32. African Development Bank, African Economic Outlook 2018 – EN Chapter 3, 2018; C Calderón and L Servén, The effects of infrastructure development on growth and income distribution, Washington, DC: World Bank, 2004.

  33. T Goodfellow, Africa’s big infrastructure projects are often a win for international investors not for Africans, Quartz Africa, 19 March 2020.

  34. A Estache and G Garsous, The impact of infrastructure on growth in developing countries, IFC Economics Notes, April 2012.

  35. C Calderón, Infrastructure and growth in Africa, Washington, DC: World Bank, 2009.

  36. C Chakamera and P Alagidede, The Nexus between Infrastructure (Quantity and Quality) and Economic Growth in Sub Saharan Africa, International Review of Applied Economics, 32:5, 2018, 641–72.

  37. African Development Bank, African Economic Outlook 2018 – EN Chapter 3, 2018.

  38. S Schindler and J Kanai, How mega infrastructure projects in Africa, Asia and Latin America are reshaping development, The Conversation, 31 October 2019.

  39. K Lakmeeharan, Q Manji, R Nyairo and H Poeltner, Solving Africa’s infrastructure paradox, 6 March 2020.

  40. K Lakmeeharan, Q Manji, R Nyairo and H Poeltner, Solving Africa’s infrastructure paradox, 6 March 2020; The Economist, Is an infrastructure boom in the works?, 2 January 2021.

  41. See: I Mayaki, Why proper structure of major infrastructure projects in Africa is priority, AUDA-NEPAD, 24 January 2020; The Economist, Is an infrastructure boom in the works?, 2 January 2021; K Lakmeeharan, Q Manji, R Nyairo and H Poeltner, Solving Africa’s infrastructure paradox, 6 March 2020.

  42. K Lakmeeharan, Q Manji, R Nyairo and H Poeltner, Solving Africa’s infrastructure paradox, 6 March 2020.

  43. I Mayaki and B Markussen, CBN Virtual Breakfast, a panel discussion as part of the ‘6th PIDA Week’ virtual event, 2021.

  44. African Union, PIDA Implementation through good governance – Realizing smart infrastructure for Africa’s integration, 26–28 November 2018.

  45. Concept note for the Second Ordinary Session of the African Union, Specialized Committee on Transport, Transcontinental and Interregional Infrastructure, Energy and Tourism, Cairo, Egypt, 14–18 April 2019.

  46. Airports: 13; border post upgrades: 38; bridges: 5; port-related projects: 45; rail lines: 23; road projects: 113.

  47. Although eight of these projects are major hydroelectric dams, PIDA does not oversee any solar, wind or other renewable energy projects.

  48. I Mayaki, Why proper structure of major infrastructure projects in Africa is priority, AUDA-NEPAD, 24 January 2020.

  49. I Einashe, Letter from Africa: How the Nairobi Expressway is changing Kenya’s capital, BBC, 13 February 2021; Also: The future of Chinese-financed infrastructure in Kenya, China in Africa podcast, 17 February 2021.

  50. The Economist, How to get infrastructure right, 2 January 2021.

  51. D Ayemba, Medupi Power Project timeline and what you need to know, 26 August 2021; D Ayemba, Kusile power station project timeline and what you need to know, 14 August 2021.

  52. I Mayaki, Why proper structure of major infrastructure projects in Africa is priority, AUDA-NEPAD, 24 January 2020; African Development Bank, African Economic Outlook 2018 – EN Chapter 3, 2018; K Lakmeeharan, Q Manji, R Nyairo and H Poeltner, Solving Africa’s infrastructure paradox, 6 March 2020; also see: The Economist, Is an infrastructure boom in the works?, 2 January 2021.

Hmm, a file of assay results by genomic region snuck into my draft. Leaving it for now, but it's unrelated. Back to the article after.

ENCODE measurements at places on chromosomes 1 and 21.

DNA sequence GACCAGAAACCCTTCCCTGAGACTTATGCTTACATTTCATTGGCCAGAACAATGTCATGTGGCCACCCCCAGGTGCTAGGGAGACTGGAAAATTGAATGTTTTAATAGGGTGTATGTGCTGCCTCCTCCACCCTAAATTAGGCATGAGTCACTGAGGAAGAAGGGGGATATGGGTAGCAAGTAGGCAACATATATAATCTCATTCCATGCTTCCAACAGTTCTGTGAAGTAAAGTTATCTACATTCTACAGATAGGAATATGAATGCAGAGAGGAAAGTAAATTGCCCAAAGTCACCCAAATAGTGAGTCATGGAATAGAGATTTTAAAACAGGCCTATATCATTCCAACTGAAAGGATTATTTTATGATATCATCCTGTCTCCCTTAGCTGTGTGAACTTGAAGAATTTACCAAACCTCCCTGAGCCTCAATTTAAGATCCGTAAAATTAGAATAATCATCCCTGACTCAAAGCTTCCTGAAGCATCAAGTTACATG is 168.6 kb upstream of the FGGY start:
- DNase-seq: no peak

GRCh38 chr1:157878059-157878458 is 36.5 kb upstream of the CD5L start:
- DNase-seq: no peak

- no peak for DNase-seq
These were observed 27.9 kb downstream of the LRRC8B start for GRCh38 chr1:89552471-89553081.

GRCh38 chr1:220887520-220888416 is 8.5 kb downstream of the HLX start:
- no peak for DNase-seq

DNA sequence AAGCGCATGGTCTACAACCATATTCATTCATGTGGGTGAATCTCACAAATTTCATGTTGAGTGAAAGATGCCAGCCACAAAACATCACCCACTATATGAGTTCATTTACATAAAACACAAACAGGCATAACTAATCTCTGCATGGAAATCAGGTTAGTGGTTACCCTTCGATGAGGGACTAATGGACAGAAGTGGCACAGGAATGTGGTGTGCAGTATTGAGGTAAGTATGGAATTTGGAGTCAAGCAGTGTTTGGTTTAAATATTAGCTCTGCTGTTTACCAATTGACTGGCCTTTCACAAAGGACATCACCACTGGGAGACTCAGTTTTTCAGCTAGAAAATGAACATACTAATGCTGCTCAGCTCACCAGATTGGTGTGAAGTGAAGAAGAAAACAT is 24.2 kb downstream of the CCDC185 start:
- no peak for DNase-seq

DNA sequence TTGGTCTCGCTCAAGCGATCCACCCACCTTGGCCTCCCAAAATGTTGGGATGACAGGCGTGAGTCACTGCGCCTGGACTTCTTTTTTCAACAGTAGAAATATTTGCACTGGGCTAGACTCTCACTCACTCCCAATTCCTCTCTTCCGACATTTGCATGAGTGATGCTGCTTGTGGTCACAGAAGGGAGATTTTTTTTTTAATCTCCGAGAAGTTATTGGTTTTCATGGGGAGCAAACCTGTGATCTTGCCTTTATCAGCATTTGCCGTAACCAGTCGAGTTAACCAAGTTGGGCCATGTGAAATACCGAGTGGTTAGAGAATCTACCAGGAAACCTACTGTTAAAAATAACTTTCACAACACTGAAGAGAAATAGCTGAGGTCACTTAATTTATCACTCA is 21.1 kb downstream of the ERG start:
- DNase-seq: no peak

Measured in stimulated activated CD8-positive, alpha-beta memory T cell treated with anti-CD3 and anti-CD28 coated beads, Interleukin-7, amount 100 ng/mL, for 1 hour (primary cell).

53. K Lakmeeharan, Q Manji, R Nyairo and H Poeltner, Solving Africa’s infrastructure paradox, 6 March 2020.

  54. African Development Bank, African Economic Outlook 2018 – EN Chapter 3, 2018.

  55. African Development Bank, African Economic Outlook 2018 – EN Chapter 3, 2018.

  56. This section on the DR Congo is taken from K Yeboua, J Cilliers and S Kwasi, Waking the sleeping giant: Development pathways for the Democratic Republic of the Congo to 2050, Institute for Security Studies, 26 March 2021.

  57. There are some mini-grids, albeit very limited. For example, Synoki, Hydroforce and Virunga operate mini-grid hydroelectric projects and their market share of the electricity sector is estimated at 6%. Only 3.66 MW of solar photovoltaics had been installed by the end of 2017.

  58. K Lakmeeharan. Q Manji, R Nyairo and H Poeltner, Solving Africa’s infrastructure paradox, 6 March 2020; also see: The Economist, Is an infrastructure boom in the works?, 2 January 2021.

  59. S Schindler and J Kanai, How mega infrastructure projects in Africa, Asia and Latin America are reshaping development, The Conversation, 31 October 2019.

  60. I Mayaki, Why proper structure of major infrastructure projects in Africa is priority, AUDA-NEPAD, 24 January 2020.

  61. I Mayaki and B Markussen, CBN Virtual Breakfast, a panel discussion as part of the ‘6th PIDA Week’ virtual event, 2021.

  62. The allocation is to: paved roads; unpaved roads; electricity generation; rural and urban electricity access; irrigation; safe water for households; improved water access; household sanitation; improved sanitation; wastewater; telephones; mobile; broadband and fixed broadband.

  63. See: Infrastructure.

  64. The Health/WaSH scenario in Theme 3 also included improvements in health outcomes, such as reduced rates of mortality from malaria, AIDS and other communicable and non-communicable diseases and leaves IFs to calculate the associated investment requirements in infrastructure and health.

  65. The Economist, How to get infrastructure right, 2 January 2021; The Economist, Is an infrastructure boom in the works?, 2 January 2021.

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Cite this research

Jakkie Cilliers (2022) Large Infrastructure. Published online at futures.issafrica.org. Retrieved from https://futures.issafrica.org/thematic/11-large-infrastructure/ [Online Resource] Updated 21 September 2022.